They might not seem like the most expressive eyes you’ve ever seen—but the beady eyes of extinct trilobites have a lot to say. Recently, they’ve given us some new insights into the evolution of vision.
Trilobites are one of the first animals in the fossil record to develop complex eyes (as opposed to the light-sensitive spots that passed as early eyes). So understanding trilobite vision is also understanding the origins of eyes themselves. It has even been hypothesized that trilobite vision drove rapid changes in their prey’s body structure as prey evolved to escape sighted predators, thus fueling the Cambrian Explosion.
Trilobites had compound eyes, akin to those of today’s insects and crustaceans. We know that because trilobites’ lenses were made of calcite, so they often fossilized along with the rest of the trilobite’s exoskeleton.
But underneath the lenses were sensory cells, which wired vision up to the brain. Those sensory cells, like other soft tissue, rarely fossilize. Thus, seeing how trilobites’ eyes were wired into their brains has been impossible up to now.
But a fluke of fossil preservation, along with some state-of-the-art technology, has now allowed scientists to see inside the trilobite eye. It turns out, bacteria that settled on the trilobite’s remains set down a thin layer of minerals on the surface of the eye, researchers reported last month in Scientific Reports. This trace shell persisted even after the cells themselves decomposed.
Using one of the most high-powered X-ray machines in the world, researchers were able to see these fossil remains at a cellular level, and map the trilobite’s entire visual system for the first time.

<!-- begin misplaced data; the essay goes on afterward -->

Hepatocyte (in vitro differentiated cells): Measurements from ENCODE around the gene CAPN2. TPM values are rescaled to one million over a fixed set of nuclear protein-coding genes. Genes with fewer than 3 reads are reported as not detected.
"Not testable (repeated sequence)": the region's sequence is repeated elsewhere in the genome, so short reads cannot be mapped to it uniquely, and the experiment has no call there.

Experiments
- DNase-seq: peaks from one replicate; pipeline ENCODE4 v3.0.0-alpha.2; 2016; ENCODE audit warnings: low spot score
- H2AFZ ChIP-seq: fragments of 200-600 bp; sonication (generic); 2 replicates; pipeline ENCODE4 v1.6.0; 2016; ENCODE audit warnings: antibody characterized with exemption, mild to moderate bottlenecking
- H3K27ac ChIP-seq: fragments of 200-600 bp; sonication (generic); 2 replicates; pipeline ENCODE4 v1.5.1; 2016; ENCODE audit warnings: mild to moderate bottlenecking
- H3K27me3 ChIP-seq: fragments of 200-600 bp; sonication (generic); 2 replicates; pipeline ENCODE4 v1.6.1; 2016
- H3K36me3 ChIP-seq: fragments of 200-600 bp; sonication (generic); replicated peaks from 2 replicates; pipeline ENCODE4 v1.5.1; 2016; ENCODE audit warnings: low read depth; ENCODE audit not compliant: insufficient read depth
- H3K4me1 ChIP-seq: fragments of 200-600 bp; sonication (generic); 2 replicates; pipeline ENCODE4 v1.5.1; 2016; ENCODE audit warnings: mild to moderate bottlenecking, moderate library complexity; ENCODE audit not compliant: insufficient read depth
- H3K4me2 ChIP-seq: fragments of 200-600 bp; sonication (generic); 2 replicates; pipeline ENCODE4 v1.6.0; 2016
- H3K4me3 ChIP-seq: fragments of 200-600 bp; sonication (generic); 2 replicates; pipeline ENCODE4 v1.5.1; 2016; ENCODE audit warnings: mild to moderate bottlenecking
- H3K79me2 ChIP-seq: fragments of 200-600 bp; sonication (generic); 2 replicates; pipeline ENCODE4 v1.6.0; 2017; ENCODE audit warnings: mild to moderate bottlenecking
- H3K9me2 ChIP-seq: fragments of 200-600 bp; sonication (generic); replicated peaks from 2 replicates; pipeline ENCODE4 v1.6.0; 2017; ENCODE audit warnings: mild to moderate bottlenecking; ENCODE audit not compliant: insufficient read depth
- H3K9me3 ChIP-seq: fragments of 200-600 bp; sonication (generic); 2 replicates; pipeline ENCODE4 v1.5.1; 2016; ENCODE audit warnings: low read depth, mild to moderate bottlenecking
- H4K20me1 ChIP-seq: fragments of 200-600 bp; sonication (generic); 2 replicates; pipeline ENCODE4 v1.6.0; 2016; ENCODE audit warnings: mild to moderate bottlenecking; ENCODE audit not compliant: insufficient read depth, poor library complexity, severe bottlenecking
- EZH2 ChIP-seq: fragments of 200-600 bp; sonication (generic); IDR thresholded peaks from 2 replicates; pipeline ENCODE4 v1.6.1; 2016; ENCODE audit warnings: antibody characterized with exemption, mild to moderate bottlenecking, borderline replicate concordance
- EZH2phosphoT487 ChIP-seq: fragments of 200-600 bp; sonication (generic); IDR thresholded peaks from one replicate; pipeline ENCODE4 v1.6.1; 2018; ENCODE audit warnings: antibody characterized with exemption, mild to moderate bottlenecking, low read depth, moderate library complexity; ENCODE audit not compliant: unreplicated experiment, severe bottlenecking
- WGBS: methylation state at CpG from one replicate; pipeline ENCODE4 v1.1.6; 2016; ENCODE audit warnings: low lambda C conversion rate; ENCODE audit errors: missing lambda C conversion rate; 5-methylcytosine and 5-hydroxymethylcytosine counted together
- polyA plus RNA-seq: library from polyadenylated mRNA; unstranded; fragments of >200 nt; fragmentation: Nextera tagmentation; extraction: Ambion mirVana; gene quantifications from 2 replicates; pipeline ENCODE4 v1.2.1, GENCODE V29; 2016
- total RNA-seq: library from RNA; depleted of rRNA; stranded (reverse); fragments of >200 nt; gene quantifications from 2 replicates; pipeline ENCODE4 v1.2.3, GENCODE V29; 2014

The findings indicate that trilobites had apposition eyes. Apposition eyes are the most common form of eye, and are likely the ancestral form of the compound eye. Many of today’s insects have both appositional eyes (more advanced, compound eyes) and ocelli (simple eyes that mainly sense light). But some arthropods, like spiders, make their entire eye out of ocelli.
That makes the closest living analogue of trilobite eyes the eyes of
the horseshoe crab Limulus. Limulus is generally regarded as a “living fossil,” and thus may have retained this ancient visual system. Fine-scale studies of other trilobites’ eyes may help us map the critters’ evolutionary tree and better understand where and when the first eye developed, and how they led to the wide range of eye types we see in animals today. Something to think about next time you gaze deeply into the eyes of a horseshoe crab.
Illustration by Zina Deretsky
Image courtesy Chuck Wagner / Shutterstock